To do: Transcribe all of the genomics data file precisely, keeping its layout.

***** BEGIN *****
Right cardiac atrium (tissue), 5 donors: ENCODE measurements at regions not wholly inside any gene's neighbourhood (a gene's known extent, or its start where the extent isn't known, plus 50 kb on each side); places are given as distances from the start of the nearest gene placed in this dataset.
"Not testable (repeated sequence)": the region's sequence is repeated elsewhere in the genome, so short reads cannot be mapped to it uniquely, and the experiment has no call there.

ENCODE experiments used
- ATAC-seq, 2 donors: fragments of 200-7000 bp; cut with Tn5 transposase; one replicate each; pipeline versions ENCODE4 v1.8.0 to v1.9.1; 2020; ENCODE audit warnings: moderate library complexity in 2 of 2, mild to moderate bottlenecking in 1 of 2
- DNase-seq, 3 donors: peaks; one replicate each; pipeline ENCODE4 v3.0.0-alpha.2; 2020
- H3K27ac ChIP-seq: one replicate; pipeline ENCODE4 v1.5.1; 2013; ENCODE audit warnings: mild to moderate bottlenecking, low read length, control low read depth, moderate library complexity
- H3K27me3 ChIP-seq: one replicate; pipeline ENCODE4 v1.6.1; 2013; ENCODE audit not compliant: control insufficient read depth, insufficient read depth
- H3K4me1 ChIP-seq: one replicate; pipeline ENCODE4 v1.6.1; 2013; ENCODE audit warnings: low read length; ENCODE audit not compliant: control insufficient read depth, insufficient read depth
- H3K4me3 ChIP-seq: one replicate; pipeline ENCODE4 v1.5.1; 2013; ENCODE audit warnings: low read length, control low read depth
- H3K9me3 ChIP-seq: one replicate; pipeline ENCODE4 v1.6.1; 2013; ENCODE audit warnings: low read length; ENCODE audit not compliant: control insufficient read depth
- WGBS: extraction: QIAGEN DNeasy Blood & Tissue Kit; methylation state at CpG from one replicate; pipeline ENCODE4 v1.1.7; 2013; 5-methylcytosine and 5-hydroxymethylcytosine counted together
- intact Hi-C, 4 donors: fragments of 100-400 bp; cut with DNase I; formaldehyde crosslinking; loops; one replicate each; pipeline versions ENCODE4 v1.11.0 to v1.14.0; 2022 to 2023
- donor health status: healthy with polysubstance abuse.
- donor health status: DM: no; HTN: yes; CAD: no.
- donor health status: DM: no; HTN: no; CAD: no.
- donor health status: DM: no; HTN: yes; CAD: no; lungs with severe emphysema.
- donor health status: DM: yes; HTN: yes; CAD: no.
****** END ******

Right cardiac atrium (tissue), 5 donors: ENCODE measurements at regions not wholly inside any gene's neighbourhood (a gene's known extent, or its start where the extent isn't known, plus 50 kb on each side); places are given as distances from the start of the nearest gene placed in this dataset.
"Not testable (repeated sequence)": the region's sequence is repeated elsewhere in the genome, so short reads cannot be mapped to it uniquely, and the experiment has no call there.

ENCODE experiments used
- ATAC-seq, 2 donors: fragments of 200-7000 bp; cut with Tn5 transposase; one replicate each; pipeline versions ENCODE4 v1.8.0 to v1.9.1; 2020; ENCODE audit warnings: moderate library complexity in 2 of 2, mild to moderate bottlenecking in 1 of 2
- DNase-seq, 3 donors: peaks; one replicate each; pipeline ENCODE4 v3.0.0-alpha.2; 2020
- H3K27ac ChIP-seq: one replicate; pipeline ENCODE4 v1.5.1; 2013; ENCODE audit warnings: mild to moderate bottlenecking, low read length, control low read depth, moderate library complexity
- H3K27me3 ChIP-seq: one replicate; pipeline ENCODE4 v1.6.1; 2013; ENCODE audit not compliant: control insufficient read depth, insufficient read depth
- H3K4me1 ChIP-seq: one replicate; pipeline ENCODE4 v1.6.1; 2013; ENCODE audit warnings: low read length; ENCODE audit not compliant: control insufficient read depth, insufficient read depth
- H3K4me3 ChIP-seq: one replicate; pipeline ENCODE4 v1.5.1; 2013; ENCODE audit warnings: low read length, control low read depth
- H3K9me3 ChIP-seq: one replicate; pipeline ENCODE4 v1.6.1; 2013; ENCODE audit warnings: low read length; ENCODE audit not compliant: control insufficient read depth
- WGBS: extraction: QIAGEN DNeasy Blood & Tissue Kit; methylation state at CpG from one replicate; pipeline ENCODE4 v1.1.7; 2013; 5-methylcytosine and 5-hydroxymethylcytosine counted together
- intact Hi-C, 4 donors: fragments of 100-400 bp; cut with DNase I; formaldehyde crosslinking; loops; one replicate each; pipeline versions ENCODE4 v1.11.0 to v1.14.0; 2022 to 2023
- donor health status: healthy with polysubstance abuse.
- donor health status: DM: no; HTN: yes; CAD: no.
- donor health status: DM: no; HTN: no; CAD: no.
- donor health status: DM: no; HTN: yes; CAD: no; lungs with severe emphysema.
- donor health status: DM: yes; HTN: yes; CAD: no.